Ileana L. Piña, MD, MPH; Hugh G. Calkins, MD


November 04, 2013

In This Article

The CABANA Trial

Dr. Piña: And getting all their blood work in between. In another one of our programs, we talked about the CABANA trial. Tell us a little bit about CABANA. What is different about this registry vs CABANA?

Dr. Calkins: CABANA is like AFFIRM. It is a prospective randomized clinical trial of 2 different strategies, and it is a very interesting study design. Study participants are patients with AF who have an increased risk for stroke and adverse events. They are older than 65 years of age or have stroke risk factors, and they get randomly assigned to treatment of AF with drug therapy or catheter ablation. They are looking long-term at the hard endpoints: Does ablation strategy improve mortality and lower stroke risk? AFFIRM was criticized because they tried a rhythm-control strategy but used antiarrhythmic drugs that weren't effective and caused proarrhythmia. Now, with CABANA, we have a strategy that doesn't have proarrhythmia and that is more effective. Therefore, we are going to see the benefit of AF ablation.

Dr. Piña: You said that one arm of CABANA is drug protocols. Are they in a protocol form or can you use whatever you want?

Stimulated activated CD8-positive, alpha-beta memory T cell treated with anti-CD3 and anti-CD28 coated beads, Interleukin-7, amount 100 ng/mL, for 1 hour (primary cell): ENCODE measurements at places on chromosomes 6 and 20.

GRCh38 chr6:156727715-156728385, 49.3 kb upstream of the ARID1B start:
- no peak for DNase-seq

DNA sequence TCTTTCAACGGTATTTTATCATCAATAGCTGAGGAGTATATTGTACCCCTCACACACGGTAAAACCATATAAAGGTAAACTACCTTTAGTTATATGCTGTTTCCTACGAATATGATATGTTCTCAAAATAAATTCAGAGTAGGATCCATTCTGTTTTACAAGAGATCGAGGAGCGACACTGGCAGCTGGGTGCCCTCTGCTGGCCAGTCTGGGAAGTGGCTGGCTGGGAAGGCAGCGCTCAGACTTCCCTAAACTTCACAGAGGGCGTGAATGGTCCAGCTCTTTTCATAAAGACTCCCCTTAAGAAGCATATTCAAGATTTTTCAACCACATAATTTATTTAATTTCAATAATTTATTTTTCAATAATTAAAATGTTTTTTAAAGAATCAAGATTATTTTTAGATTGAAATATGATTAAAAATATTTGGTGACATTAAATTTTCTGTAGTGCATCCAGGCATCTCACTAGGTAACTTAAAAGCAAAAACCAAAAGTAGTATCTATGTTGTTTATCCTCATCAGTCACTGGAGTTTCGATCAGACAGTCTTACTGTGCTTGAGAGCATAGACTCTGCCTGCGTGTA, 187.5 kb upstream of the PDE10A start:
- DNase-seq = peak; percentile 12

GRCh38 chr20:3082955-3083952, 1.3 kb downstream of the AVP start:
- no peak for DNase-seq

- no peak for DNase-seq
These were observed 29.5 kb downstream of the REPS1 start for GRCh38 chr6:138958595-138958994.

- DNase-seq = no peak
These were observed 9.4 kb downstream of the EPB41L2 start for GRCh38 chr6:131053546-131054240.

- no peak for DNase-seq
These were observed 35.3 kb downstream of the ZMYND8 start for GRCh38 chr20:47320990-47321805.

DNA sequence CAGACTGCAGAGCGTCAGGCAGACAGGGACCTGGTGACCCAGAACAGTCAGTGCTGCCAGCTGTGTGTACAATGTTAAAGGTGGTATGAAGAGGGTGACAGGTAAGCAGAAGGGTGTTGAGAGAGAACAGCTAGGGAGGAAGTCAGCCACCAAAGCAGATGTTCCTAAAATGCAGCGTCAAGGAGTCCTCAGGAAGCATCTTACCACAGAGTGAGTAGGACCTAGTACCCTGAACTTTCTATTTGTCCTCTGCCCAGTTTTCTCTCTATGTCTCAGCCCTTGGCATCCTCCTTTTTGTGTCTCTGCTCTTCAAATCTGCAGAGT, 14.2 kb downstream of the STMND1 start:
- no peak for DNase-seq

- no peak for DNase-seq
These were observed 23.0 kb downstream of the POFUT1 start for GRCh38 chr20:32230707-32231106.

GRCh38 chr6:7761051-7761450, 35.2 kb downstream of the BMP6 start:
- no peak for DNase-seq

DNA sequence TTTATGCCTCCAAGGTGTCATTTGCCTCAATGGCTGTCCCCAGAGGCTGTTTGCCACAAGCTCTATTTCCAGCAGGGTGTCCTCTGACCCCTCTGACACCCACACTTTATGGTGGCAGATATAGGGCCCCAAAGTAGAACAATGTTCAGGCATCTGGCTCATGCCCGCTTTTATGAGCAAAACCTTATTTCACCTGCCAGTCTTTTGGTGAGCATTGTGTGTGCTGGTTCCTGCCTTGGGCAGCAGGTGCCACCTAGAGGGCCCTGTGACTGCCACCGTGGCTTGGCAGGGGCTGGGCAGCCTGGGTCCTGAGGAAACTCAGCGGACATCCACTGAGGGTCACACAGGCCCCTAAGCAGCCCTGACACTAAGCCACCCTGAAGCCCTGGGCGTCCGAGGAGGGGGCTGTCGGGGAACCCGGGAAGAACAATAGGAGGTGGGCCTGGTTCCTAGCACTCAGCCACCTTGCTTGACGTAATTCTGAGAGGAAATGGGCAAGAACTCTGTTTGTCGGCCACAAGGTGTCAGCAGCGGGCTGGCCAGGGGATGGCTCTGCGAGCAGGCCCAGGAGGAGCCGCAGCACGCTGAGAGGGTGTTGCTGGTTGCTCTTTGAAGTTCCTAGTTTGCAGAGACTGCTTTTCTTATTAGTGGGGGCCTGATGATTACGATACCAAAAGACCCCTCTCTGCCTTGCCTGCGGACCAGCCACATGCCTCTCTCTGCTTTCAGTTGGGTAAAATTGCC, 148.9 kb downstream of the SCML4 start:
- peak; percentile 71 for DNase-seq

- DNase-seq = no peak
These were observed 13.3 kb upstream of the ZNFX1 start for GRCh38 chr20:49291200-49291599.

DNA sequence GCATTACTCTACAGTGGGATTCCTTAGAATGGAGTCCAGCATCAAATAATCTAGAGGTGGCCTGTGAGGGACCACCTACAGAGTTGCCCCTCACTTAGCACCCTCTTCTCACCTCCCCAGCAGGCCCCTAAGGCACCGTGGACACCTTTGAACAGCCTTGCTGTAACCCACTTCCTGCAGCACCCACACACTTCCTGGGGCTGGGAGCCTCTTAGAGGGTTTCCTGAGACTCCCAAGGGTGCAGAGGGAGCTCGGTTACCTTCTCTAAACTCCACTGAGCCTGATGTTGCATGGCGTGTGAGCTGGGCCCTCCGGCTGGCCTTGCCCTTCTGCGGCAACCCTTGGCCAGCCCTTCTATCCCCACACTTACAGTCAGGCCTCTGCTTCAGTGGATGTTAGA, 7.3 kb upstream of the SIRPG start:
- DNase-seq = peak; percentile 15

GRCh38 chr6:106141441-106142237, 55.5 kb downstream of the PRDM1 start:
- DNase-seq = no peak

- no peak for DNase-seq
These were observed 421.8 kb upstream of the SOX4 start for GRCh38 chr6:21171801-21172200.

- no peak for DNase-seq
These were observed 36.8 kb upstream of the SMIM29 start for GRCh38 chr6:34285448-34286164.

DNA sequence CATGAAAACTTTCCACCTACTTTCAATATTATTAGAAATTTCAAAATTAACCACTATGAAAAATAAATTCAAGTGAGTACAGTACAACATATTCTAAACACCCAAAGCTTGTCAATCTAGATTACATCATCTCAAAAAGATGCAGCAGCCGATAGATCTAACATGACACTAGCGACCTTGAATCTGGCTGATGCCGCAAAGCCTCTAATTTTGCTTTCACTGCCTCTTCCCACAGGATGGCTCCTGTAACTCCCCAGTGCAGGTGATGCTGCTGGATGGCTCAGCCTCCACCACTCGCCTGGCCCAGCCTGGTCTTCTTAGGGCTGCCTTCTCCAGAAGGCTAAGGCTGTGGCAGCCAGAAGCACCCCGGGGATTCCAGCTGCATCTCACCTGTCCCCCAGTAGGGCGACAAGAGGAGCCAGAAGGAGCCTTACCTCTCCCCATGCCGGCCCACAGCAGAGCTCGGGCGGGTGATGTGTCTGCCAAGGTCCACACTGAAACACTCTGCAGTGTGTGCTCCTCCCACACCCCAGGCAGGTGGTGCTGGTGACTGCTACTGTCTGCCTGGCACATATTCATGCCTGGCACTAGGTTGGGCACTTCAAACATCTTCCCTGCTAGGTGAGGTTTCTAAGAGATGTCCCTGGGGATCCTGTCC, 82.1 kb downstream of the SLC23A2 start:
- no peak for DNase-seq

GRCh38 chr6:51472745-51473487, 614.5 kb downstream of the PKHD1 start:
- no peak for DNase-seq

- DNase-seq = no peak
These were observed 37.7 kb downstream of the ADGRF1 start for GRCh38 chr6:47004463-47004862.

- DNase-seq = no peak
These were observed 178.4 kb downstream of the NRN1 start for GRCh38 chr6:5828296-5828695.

Dr. Calkins: You can use whatever you want.

Dr. Piña: So, what would you use for your patients?

Dr. Calkins: If a patient has minimal symptoms, they may just go with rate control. If not, I will usually start with an antiarrhythmic drug. Flecainide or propafenone is usually first. If that doesn't work, I use sotalol or possibly amiodarone. It is really wide open, what you choose and when you move from one to another. It is a very practical study looking at 2 strategies, and I think the results will be very important. We are all looking forward to them.

Dr. Piña: I think more and more studies are looking at strategies as opposed to just this drug versus that drug or this procedure versus that procedure. In the heart failure world, we are starting to think that way as well. You guys were ahead of us on thinking about strategies of care.


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